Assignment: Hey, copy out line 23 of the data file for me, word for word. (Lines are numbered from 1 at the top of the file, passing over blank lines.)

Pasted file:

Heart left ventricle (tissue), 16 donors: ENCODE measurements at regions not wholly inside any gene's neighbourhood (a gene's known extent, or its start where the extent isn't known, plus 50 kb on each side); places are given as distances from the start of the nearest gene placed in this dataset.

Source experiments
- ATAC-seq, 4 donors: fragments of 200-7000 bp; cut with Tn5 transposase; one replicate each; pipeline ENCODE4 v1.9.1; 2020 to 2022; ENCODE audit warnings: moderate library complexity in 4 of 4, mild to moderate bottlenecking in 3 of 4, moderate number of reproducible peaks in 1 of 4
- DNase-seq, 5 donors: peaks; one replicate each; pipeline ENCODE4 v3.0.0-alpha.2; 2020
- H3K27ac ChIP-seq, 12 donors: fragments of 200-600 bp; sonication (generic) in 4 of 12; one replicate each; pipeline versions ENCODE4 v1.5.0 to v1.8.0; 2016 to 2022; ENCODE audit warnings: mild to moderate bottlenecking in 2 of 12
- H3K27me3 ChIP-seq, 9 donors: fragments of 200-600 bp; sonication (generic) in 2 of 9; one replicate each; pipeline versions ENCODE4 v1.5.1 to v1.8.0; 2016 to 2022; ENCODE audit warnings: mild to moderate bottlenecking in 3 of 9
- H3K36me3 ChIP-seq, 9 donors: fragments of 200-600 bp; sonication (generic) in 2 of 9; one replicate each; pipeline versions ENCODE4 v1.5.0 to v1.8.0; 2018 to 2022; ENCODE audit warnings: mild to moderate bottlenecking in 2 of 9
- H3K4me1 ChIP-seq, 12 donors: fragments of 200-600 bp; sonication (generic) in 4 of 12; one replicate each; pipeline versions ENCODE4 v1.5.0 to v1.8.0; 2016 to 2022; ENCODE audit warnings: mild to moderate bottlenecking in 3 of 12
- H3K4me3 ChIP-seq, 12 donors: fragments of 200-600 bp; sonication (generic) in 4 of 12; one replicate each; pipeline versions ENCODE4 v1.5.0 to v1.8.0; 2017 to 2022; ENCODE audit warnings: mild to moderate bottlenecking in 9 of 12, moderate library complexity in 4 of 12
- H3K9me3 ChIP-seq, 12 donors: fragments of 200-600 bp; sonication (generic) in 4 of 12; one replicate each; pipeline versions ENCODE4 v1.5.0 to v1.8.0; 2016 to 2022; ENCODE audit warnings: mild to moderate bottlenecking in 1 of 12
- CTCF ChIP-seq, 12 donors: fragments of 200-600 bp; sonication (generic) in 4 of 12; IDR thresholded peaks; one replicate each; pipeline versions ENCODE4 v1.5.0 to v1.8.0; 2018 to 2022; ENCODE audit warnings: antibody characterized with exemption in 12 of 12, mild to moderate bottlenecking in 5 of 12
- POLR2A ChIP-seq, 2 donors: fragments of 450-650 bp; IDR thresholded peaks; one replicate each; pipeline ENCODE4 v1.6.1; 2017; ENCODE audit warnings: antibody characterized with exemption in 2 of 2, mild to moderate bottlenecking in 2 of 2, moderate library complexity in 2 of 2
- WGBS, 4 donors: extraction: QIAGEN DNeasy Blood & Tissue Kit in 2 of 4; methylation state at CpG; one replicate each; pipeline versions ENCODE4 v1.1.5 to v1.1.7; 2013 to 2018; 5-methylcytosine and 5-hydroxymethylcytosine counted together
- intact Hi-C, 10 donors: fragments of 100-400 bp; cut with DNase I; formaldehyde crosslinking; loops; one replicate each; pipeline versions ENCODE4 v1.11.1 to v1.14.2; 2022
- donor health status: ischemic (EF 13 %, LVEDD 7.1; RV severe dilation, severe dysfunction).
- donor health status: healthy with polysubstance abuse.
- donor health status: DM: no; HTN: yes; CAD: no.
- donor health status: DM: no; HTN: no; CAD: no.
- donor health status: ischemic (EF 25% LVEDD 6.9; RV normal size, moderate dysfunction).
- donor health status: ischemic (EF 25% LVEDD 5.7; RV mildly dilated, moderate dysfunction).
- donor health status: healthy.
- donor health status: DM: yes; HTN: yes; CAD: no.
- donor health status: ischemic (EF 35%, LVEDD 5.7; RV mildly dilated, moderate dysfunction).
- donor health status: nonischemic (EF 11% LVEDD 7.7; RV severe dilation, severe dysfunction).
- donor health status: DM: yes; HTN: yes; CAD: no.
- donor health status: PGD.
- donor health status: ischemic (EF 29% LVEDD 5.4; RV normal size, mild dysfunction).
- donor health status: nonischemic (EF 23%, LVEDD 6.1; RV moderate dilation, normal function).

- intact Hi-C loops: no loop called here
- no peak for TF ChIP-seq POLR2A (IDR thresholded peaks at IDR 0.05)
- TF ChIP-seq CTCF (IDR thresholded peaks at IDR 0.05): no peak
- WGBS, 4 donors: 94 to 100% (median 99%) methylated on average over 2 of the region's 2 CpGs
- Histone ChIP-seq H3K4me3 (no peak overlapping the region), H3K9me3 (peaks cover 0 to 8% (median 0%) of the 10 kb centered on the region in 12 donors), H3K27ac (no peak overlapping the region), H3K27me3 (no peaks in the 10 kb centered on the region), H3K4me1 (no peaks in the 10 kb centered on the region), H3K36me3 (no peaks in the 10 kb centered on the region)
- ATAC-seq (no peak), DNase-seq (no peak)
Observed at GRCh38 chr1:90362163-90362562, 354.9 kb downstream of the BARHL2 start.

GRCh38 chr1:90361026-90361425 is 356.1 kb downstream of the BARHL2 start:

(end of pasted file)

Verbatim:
- donor health status: ischemic (EF 35%, LVEDD 5.7; RV mildly dilated, moderate dysfunction).